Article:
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All-Star Game a Rockies family affair

All-Star Game a family affair for Rockies

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PITTSBURGH -- Rockies left fielder Matt Holliday wasn't the only member of his family who has been spending practically his whole life preparing for his All-Star debut.

A regular presence in the Rockies' clubhouse is Jackson, the 2 1/2-year-old son of Matt and Leslee Holliday. He'll grab a bat as big as he is, take a left-handed stance and, at Dad's prompting, add a Todd Helton right leg kick to his swing or become a mirror image of Gary Sheffield flipping his wrists to make the bat look like a licorice whip before the pitch.

Holliday planned to take Jackson to the field for Monday's workout at PNC Park, where the game will take place Tuesday night, and let him shine.

"I hope I can get some of these guys and show them the work he's been doing," Holliday said. "I've got him working on Ichiro [Suzuki]. It looks pretty good. He does Nomar [Garciaparra] pretty good, too. I'll have to find Nomar and show him."

Left-handed pitcher Brian Fuentes and his wife, Barbara, also have their son, Giovanni Paolo, on hand for All-Star festivities. Maybe one day he'll come to the Midsummer Classic and show that he can mimic the left-handed, low-angle, short-armed delivery that earned his dad the nickname "T-Rex" from an opposing hitter.

But not yet.

Giovanni was born May 4, and the Fuentes couple adopted him that day. He won't remember his first All-Star Game, which is his dad's second. But his parents will make sure he won't forget it.

"Me and my wife were talking about it last night," said Fuentes, who figures to be used against American League left-handed hitters this year, after warming up twice but not appearing in last year's game in Detroit. "He's not going to remember this, but we're going to get it on camera and show him some footage when he's old enough. But he's just along for the ride right now."

The All-Star break is a busy time for both players, who have made it a family celebration.

Fuentes has brought 12 family members, a friend and his wife. After feeling like time raced by last year, he is more familiar and better able to enjoy the events. So if he and his wife want to partake in some of the All-Star festivities, Giovanni has plenty of potential babysitters.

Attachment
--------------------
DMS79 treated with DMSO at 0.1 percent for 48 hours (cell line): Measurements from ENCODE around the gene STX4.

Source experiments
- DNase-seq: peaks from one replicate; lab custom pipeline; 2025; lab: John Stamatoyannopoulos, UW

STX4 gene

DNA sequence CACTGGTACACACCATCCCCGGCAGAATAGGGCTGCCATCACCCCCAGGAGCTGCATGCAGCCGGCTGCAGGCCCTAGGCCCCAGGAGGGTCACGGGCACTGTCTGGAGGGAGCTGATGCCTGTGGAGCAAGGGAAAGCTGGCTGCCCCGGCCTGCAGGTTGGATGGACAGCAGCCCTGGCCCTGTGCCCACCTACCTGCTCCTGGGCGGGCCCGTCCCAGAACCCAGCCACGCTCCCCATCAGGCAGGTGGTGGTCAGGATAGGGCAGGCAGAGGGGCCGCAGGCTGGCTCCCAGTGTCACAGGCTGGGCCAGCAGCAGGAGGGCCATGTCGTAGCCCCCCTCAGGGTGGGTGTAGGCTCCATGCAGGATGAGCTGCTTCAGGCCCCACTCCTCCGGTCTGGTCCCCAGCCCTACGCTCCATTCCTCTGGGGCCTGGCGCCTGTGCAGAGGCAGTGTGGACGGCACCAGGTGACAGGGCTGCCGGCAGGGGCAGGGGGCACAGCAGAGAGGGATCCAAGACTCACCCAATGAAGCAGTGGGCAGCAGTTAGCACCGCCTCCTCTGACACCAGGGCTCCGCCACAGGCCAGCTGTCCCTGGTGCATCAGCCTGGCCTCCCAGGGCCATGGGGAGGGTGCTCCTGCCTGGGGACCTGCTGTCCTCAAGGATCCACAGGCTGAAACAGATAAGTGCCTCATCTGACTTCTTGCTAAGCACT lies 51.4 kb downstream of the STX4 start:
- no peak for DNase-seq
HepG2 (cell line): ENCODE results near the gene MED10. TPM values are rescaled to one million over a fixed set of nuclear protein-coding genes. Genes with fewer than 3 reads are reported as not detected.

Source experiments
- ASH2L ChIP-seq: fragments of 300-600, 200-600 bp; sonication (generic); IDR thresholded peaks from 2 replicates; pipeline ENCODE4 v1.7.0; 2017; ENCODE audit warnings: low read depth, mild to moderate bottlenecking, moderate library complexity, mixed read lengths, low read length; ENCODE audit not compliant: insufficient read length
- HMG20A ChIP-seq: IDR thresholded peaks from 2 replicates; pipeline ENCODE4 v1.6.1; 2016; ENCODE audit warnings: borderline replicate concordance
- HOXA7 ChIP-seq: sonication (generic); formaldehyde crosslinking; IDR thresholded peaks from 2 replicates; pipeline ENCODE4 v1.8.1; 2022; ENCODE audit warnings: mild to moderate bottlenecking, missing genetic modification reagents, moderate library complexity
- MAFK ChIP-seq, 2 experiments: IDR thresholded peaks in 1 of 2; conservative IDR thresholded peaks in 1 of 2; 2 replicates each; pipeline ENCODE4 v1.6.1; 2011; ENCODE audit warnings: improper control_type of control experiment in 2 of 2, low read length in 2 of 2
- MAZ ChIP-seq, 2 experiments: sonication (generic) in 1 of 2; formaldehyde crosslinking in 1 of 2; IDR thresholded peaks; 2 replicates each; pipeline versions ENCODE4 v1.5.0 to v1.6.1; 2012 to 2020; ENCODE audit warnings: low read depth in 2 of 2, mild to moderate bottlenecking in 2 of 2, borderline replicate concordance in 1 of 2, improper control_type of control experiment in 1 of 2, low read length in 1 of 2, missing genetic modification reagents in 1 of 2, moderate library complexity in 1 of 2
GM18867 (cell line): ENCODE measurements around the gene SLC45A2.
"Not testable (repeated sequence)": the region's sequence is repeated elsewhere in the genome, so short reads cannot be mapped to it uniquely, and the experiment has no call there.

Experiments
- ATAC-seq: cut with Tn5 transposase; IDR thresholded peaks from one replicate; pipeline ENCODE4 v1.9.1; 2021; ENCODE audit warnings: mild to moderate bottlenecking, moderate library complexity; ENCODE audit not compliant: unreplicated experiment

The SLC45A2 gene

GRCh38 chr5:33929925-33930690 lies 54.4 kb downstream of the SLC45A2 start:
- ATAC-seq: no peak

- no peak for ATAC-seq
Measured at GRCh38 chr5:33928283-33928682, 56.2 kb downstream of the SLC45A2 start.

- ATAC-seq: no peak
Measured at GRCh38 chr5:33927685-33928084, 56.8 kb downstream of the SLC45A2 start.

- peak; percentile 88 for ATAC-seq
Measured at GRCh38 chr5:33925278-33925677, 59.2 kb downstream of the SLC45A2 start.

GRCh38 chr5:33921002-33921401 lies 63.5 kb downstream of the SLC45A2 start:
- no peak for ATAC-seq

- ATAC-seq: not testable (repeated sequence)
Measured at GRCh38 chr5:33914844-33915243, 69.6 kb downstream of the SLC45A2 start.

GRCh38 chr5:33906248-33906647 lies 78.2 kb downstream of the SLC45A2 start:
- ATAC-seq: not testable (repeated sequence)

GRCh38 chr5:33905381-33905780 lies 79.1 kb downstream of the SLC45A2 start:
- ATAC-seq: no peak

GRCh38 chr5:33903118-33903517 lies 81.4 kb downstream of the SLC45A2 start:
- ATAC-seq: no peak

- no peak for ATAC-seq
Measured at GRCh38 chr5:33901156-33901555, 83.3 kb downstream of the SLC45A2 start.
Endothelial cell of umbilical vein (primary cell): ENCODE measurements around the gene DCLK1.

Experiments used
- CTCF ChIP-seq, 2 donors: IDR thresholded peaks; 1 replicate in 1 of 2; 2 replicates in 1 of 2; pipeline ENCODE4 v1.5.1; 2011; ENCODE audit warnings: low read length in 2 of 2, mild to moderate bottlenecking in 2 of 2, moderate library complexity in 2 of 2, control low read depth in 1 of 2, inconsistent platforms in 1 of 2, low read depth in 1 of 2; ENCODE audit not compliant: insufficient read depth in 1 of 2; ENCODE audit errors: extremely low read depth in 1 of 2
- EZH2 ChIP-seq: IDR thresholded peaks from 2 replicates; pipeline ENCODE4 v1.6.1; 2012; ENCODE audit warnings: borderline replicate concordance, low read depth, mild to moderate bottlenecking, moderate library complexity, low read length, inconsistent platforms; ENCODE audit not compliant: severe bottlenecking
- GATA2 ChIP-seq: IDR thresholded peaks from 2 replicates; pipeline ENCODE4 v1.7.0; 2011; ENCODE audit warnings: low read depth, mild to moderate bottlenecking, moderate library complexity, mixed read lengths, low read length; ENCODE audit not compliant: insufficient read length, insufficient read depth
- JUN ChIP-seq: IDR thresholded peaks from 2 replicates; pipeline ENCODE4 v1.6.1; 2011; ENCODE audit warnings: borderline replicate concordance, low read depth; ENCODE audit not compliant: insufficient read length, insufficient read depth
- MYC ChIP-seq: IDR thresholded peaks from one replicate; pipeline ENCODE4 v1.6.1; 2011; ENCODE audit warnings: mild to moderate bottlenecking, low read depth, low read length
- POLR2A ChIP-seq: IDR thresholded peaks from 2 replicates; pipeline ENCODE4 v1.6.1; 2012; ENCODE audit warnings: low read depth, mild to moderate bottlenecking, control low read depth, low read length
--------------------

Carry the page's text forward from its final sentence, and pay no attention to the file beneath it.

Holliday has local roots. His parents would annually bring him to Uniontown, Pa., for Thanksgiving with his grandmother, who still lives there. It's a double celebration for the 15 or so Hollidays with tickets. Matt's father, Tom Holliday, on Friday agreed to leave his job as pitching coach at the University of Texas to become associate head coach at North Carolina State.

Being around loved ones and celebrating a strong first half is a good way for the pair to retool for the second half after an eventful and, finally, meaningful season thus far.

At 44-43, the Rockies are above .500 at the break for the fourth time in their 14 seasons of existence and the first time since 2003. At 3 1/2 games behind the National League West-leading Padres, they're in their best position in the standings at the break since they led the division in 1995.

Both come in on downers, however.

Fuentes entered Saturday's game against the Diamondbacks with the score tied, 1-1, in the ninth and unraveled, giving up a Chad Tracy grand slam and six of the seven runs the D-Backs scored in the inning. The Rockies rallied in the bottom of the inning but lost, 8-7.

Holliday dropped a fly ball and two runs scored in Sunday's 8-5 loss to the Diamondbacks. The Rockies suffered a three-game sweep.

"It was a disappointing weekend, but we had won five series in a row," Holliday said. "It will be nice to take a few days and kind of recover a little bit, relax and get ready for the second half."

Fuentes is happy that the games still matter. Last year, the Rockies were 16 games out in the division at the break.

"It's been kind of crazy this last week before the break," Fuentes said.

Crazy times are a good time for a little family time.

Thomas Harding is a reporter for MLB.com. This story was not subject to the approval of Major League Baseball or its clubs.

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